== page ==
There were four great presenters this year at the Women Working With Clay Symposium (Roanoke, Virginia, USA, June 12-15, 2017). I didn't always know who to watch and hear next. I hated to miss anything at all.
All four presenters this year were in one, very big L-shaped room. The two throwers, Ayumi Horie and Julia Galloway, were in one leg of the L; the two sculptors, Patti Warashina and Gerit Grimm, in the other. How should I have chosen? They were all doing work I wanted to see, and I hated to skip a minute of any. But short of cloning myself, not my forte, I had to hang with one pair at a time.
We could go up and take photos of the presenter or the work, or both together. It was structured to be informal and they were so amenable. People asked plenty of questions and shared their own thoughts, and that was welcome too. I've been to four of these symposia now, and the format has been one where attendees and presenters alike could feel comfortable and open.
That the 70 or so attendees were double the number of the other years I was there, was possibly because of the stature of all of these particular presenters. There were no relative newcomers presenting this time (although when there have been, they've been able to carry the load). Through dint of hard work, teaching, giving workshops and talks, through social media, and because of their personalities, they are all pretty hot stuff in the ceramics world now. The organizer, Donna Polseno (artist, teacher, organizer, former presenter on at least two occasions) selects them through some mysterious process that brings out the best of the best.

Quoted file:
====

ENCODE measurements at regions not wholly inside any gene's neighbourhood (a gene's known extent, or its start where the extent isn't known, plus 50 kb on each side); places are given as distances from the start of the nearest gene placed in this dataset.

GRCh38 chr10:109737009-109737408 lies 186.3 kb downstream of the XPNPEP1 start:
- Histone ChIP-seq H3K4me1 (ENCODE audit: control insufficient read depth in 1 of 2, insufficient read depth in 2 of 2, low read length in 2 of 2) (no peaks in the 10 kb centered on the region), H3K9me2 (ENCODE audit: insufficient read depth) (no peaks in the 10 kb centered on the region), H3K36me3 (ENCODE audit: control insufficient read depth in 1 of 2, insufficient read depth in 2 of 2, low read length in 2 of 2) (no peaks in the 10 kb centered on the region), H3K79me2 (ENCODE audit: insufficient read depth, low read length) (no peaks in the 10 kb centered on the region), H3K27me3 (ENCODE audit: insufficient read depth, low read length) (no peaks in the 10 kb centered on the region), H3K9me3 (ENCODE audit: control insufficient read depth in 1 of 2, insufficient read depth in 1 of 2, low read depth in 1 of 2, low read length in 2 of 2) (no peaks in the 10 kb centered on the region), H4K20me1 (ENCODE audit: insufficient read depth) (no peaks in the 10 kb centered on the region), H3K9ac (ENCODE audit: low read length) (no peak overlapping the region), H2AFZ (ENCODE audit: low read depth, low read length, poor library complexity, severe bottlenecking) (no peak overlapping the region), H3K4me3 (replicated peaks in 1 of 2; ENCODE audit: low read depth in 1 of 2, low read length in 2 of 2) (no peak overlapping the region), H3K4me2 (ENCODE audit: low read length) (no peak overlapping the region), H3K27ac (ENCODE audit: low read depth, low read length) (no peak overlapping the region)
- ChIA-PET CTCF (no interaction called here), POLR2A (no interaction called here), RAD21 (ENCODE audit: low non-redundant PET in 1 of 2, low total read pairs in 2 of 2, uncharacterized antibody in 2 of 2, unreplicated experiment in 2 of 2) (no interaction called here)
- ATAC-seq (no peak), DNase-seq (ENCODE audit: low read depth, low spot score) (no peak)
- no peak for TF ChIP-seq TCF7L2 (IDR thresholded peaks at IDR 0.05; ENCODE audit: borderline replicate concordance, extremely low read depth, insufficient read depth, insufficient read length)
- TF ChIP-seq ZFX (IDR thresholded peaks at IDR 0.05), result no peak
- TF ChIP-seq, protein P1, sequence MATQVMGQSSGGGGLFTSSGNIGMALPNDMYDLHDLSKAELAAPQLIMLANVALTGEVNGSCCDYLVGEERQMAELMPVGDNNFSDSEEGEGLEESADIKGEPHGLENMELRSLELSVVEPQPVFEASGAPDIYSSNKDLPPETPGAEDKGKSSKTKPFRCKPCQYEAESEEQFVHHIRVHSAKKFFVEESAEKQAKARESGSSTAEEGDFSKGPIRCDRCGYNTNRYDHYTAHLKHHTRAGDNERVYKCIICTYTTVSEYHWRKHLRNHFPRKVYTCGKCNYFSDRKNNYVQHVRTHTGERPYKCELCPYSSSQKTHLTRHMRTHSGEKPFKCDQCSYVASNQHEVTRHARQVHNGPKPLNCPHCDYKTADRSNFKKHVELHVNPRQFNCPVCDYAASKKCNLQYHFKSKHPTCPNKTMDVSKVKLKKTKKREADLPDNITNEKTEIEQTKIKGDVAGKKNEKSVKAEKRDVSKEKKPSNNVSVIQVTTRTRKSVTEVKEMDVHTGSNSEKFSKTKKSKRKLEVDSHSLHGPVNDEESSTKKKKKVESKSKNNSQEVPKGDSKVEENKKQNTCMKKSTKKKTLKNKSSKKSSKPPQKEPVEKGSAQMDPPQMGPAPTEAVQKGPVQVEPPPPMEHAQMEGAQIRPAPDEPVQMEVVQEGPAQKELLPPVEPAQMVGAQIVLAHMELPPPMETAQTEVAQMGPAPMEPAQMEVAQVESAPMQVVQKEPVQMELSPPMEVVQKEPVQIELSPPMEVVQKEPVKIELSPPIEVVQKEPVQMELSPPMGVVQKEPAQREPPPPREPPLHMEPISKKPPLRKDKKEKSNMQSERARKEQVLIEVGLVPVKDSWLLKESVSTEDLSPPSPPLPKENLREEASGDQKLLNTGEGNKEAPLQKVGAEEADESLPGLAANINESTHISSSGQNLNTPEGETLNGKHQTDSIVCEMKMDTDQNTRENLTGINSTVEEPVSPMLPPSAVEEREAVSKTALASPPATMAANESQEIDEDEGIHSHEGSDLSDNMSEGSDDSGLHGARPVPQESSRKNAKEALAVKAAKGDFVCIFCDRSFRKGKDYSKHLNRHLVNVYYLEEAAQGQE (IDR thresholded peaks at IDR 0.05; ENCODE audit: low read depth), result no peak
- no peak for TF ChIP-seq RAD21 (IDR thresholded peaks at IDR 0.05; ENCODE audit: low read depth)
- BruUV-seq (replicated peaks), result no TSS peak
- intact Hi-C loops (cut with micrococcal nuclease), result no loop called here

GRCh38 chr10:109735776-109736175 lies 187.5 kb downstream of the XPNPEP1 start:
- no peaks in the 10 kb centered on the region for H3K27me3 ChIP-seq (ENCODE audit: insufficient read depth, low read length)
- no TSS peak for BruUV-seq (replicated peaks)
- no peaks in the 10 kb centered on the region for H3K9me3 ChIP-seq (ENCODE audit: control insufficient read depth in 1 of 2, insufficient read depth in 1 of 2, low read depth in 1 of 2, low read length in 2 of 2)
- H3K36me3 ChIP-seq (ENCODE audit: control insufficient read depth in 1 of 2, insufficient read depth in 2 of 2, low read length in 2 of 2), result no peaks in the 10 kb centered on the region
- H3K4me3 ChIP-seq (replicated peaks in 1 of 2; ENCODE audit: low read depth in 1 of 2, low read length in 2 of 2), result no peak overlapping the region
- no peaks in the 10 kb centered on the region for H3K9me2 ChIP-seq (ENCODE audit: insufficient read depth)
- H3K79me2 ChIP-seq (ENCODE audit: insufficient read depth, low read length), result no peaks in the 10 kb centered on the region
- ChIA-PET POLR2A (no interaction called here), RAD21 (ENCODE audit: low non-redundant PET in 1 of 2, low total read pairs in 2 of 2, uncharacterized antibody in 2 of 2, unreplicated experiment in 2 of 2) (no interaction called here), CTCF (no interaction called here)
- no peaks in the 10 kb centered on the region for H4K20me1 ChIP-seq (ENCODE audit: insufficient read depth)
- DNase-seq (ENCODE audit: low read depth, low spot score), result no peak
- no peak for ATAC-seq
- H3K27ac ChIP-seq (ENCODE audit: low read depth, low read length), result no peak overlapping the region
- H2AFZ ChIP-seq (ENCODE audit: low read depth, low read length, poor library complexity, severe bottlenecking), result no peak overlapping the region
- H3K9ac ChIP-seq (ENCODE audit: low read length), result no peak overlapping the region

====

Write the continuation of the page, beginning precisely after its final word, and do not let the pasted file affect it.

As in previous years, when I begin to write about this symposium for readers of my blog, everything I've experience over those few days (there's so much) needs thought and structure to really get down "on paper". Some of what takes place at the Women Working With Clay Symposium strikes sparks that need some really good mulling over. Because the symposium is small ("huge" this summer, with 70 or so attending), there's no bad vantage point to watch presentations. You can easily hear the presenters as they talk while working (or as they pause their work to expound), and clearly see how they go about making particular parts and pieces in their repertoires. They're taking questions and telling about their work processes and philosophical and business perspectives.
So I've been gathering my notes from the Women Working With Clay symposium and also- this is inevitable- thinking about my own professional practices in and out of the studio. As part of this, I've been making design notes for my two currently most interesting projects. Tweaking designs; thinking through forms and decoration yet again. This symposium is a perennial kickstarter for my summer and fall studio.
So while I am not at home in NJ, but in Maine on a lake for a little while before plunging back into the business and pleasure of clay, I'm taking in the view and sorting out how to do the symposium justice as I write about it. I think I'll present the presenters... one by one.